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Bombs, Brains, Questions

This one is going to be kind of odd. I mean, even odder than normal for me, and that (God knows!) is saying something…

It is going to be about …eventually…the Atomic Bomb, and mass killings in war.

Here goes.

The horror...

First, background. I grew up around “the labs” in Albuquerque. It wasn’t Los Alamos. It was Sandia. And my father *wasn’t* involved with the original Manhattan Project that created the first nuclear weapons. He was too young for that. But he *was* involved in work on chemical explosives, and some of his work (I’m guessing) may have had applications in nuclear weapons later on.

Now, in that place, and in that time, everyone believed that the use of atomic weapons on Japan in 1945 was awful…but ultimately, if horrifically, a good thing. It meant that the war ended quickly, and there was no need for an invasion of Japan’s home island, which everyone knew would result in at least half a million American dead (probably many more) and millions upon millions of Japanese deaths, both civilian and military. (1)

So…awful as they were, the bombings of Hiroshima and Nagasaki were better than the alternative.

Again, horror...

Okay, then, I went off to graduate school (the first time, this would have been in the middle 1970s). There I discovered a very different interpretation had become dominant, and I believe it remains dominant to this day…at least in the academy. In this viewpoint, the use of the atomic weapons was wholly, and utterly unjustifiable, completely inhumane, and proof positive of the general corruption of Western Civilization.

In this interpretation of events, by 1945, everyone knew the War was mostly over, even the Japanese high command. It was only a question of time before Japan would be forced to surrender, and if only the Americans had waited a few more months…dropping a little more napalm now and then, just to keep the pressure up…then everything would have worked out rather easily. Eventually, Tokyo would have caved and there would have been no need for the use of the atomic weapons, two cities would have remained on the map, and …best of all…the whole world would have been spared the nightmare of potential nuclear holocaust for over a half a century.

In fact, we’re living with the same nightmare today.

And, let’s face it, there is strong evidence that this position is right. The Japanese government…or at least parts of it…really was thinking about surrender. Japan’s capacity to make war really was grinding down to nothing. The Japanese people really were demoralized and hungry.

So, maybe, the United States and the other Pacific powers could have simply waited it out. Maybe that really would have been better.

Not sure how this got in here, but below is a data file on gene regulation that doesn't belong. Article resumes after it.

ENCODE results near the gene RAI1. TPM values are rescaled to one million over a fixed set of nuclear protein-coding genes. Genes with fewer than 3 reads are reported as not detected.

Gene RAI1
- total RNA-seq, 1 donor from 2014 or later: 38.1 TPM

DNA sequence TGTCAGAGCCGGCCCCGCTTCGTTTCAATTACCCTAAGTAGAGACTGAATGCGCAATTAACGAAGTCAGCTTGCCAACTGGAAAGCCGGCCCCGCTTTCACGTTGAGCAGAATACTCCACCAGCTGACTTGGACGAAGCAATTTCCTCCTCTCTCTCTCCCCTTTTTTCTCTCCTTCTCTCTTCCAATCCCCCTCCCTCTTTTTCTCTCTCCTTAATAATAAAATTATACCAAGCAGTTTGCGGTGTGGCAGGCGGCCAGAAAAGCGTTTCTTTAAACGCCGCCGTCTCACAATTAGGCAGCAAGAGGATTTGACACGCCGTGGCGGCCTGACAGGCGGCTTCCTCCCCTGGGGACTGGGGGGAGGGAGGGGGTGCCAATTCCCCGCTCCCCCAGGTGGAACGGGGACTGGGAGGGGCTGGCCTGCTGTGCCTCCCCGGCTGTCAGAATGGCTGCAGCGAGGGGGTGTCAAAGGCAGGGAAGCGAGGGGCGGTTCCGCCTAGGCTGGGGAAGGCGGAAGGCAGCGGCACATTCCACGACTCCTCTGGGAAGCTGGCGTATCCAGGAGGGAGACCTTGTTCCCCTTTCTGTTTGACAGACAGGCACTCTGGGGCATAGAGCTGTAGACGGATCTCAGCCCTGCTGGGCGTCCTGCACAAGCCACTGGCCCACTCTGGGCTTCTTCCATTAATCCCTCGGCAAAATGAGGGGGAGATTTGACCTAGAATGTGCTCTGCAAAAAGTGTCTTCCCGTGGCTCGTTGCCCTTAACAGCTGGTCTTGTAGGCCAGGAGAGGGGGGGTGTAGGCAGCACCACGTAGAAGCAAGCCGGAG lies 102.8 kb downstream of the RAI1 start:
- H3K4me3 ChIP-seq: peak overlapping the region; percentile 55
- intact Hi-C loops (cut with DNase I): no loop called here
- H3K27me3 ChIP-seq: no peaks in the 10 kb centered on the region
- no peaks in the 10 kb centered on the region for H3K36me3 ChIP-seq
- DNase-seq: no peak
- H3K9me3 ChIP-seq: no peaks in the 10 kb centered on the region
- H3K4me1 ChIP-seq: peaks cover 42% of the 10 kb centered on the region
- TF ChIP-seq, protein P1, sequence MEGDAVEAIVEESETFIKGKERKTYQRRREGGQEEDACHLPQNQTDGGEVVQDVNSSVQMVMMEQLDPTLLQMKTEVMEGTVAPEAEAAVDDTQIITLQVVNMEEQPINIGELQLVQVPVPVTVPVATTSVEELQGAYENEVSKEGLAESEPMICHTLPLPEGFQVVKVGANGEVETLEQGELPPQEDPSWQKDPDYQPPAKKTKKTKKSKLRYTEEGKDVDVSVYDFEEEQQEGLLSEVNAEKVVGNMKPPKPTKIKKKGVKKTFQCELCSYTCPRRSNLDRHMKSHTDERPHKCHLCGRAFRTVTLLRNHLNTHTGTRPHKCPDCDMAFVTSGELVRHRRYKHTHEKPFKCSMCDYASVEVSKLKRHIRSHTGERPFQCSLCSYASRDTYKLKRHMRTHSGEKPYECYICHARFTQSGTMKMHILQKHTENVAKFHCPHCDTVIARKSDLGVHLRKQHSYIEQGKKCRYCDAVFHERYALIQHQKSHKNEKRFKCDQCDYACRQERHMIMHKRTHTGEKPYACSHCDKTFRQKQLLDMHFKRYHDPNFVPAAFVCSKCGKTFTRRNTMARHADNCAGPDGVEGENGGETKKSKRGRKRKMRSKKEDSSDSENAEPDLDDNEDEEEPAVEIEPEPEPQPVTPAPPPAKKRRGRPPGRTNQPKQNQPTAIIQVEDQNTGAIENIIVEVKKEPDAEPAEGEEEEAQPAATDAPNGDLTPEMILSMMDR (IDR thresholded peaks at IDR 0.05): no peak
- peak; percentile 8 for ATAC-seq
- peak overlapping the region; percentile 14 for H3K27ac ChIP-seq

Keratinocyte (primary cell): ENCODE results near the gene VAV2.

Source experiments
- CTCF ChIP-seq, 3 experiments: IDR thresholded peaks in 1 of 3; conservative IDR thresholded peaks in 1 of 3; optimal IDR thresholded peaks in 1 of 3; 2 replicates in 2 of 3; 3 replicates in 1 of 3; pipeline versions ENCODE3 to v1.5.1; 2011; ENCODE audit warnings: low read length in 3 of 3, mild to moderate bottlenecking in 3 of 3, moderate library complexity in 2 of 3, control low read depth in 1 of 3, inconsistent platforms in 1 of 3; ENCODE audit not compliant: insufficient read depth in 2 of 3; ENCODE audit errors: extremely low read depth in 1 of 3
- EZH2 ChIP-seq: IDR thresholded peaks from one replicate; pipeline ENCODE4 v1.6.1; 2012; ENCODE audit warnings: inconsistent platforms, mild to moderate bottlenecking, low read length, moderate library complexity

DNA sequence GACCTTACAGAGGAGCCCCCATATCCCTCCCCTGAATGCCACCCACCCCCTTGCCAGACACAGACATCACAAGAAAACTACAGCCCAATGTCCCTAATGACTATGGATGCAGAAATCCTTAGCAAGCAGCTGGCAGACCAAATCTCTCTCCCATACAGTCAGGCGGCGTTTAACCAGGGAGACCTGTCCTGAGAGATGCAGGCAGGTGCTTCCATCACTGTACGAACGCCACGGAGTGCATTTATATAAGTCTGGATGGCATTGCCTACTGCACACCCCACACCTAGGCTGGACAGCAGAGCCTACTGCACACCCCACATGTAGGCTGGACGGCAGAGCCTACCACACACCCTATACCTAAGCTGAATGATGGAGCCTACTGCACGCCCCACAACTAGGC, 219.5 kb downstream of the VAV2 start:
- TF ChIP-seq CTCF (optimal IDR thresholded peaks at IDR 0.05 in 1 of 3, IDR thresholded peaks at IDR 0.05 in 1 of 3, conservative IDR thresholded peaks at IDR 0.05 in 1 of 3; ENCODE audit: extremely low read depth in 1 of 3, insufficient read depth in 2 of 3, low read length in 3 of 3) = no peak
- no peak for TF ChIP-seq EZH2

And more horror...

On the other hand, even at the time, way back in the lost years of the 1970s, I noticed that the people who supported this interpretation of events…and cast Americans as the bad guys in this particular melodrama…had not themselves been around at the time that the decision to drop the bomb and been made. Most of them had been, at most, children in 1945, or weren’t yet born.

They did not, in other words, share the same thoughts, realities, unrealities, conceptions, misconceptions, and general confusions which come with “The fog of war” (to quote, sort of, Carl von Clausewitz, who used the term Nebel des Krieges). They had the power of hindsight. They knew, or thought they knew, exactly what the Japanese government was going to do in 1945. They didn’t have to guess.

And, more, they were themselves unlikely to be drafted to go fight in an invasion that might cost 500,000 dead. Nor where they likely to see their fathers, sons, brothers, or others sent off to the same invasion.

So, there’s that…


Okay, so why am I writing about this today?

Well, I was cruising the web a while back and I discovered something I’d never known about — specifically, that in 1945 the United States had its own version (a copy, really) of the German V-1 flying bomb. On the off chance you haven’t heard of the V1 (and you almost certainly have) this was a sort of early cruise missile. It was basically just a bomb with wings and a tail, and bolted to the back of it was a kind of jet engine known as a “pulse jet.” The Germans basically just pointed it in the general direction of the target (say, London), fired it off, and hoped for the best.

It sounds crude, and it was crude, but it did a surprisingly good job. Several thousand people were killed by the damn things, and it forced the Allies to invest rather a lot in counter-measures, all at relatively low cost to the Germans themselves.

I knew that we had them after the Second World War. V-1s, and V-2s (the famous rocket) were scooped up and sent back to the States where we eagerly “reverse engineered” the hell out of them. In fact, I believe my own Dad, while he was in the Navy, may have worked on a remotely controlled jet-powered drone that was inspired by the V1.

But, it turns out that Allies knew about the V-1 as early as 1942, and by 1944 they had plans and even parts of one that been brought out of German Occupied Europe. So, the Americans decided to make their own V-1—specifically, the JB-2, for Jet Bomb 2. (2)

Yes, there was a JB-1, but that’s a story for another day. And you can see it on Wikipedia. (3)

By 1945, the Americans were ready to go into mass production of the JB-2. By that time, the war in Europe was over. But, the war in the Pacific was still going strong, and Japan was an obvious target.

So, the plan was to use the JB-2 as part of the invasion of the Home Islands. The idea was that before there was an actual amphibious assault, and before there were actually troops on the ground, Japan’s cities would be subjected to 180 days of bombing, using both manned aircraft and several thousand JB-2s, which would be launched from other aircraft or from ships.

Oh, and btw, if you’re interested in the effects of such bombing raids, the Tokyo Fire Storm…the Bombing of Tokyo on March 9-10, 1945…resulted in at least 100,000 dead, and left 1 million people homeless. (4)

That’s a lot of dead people.

A lot of dead people...

Now, when I first read about the JB-2, I thought “oh, wow. Isn’t that interesting? I didn’t know about that.”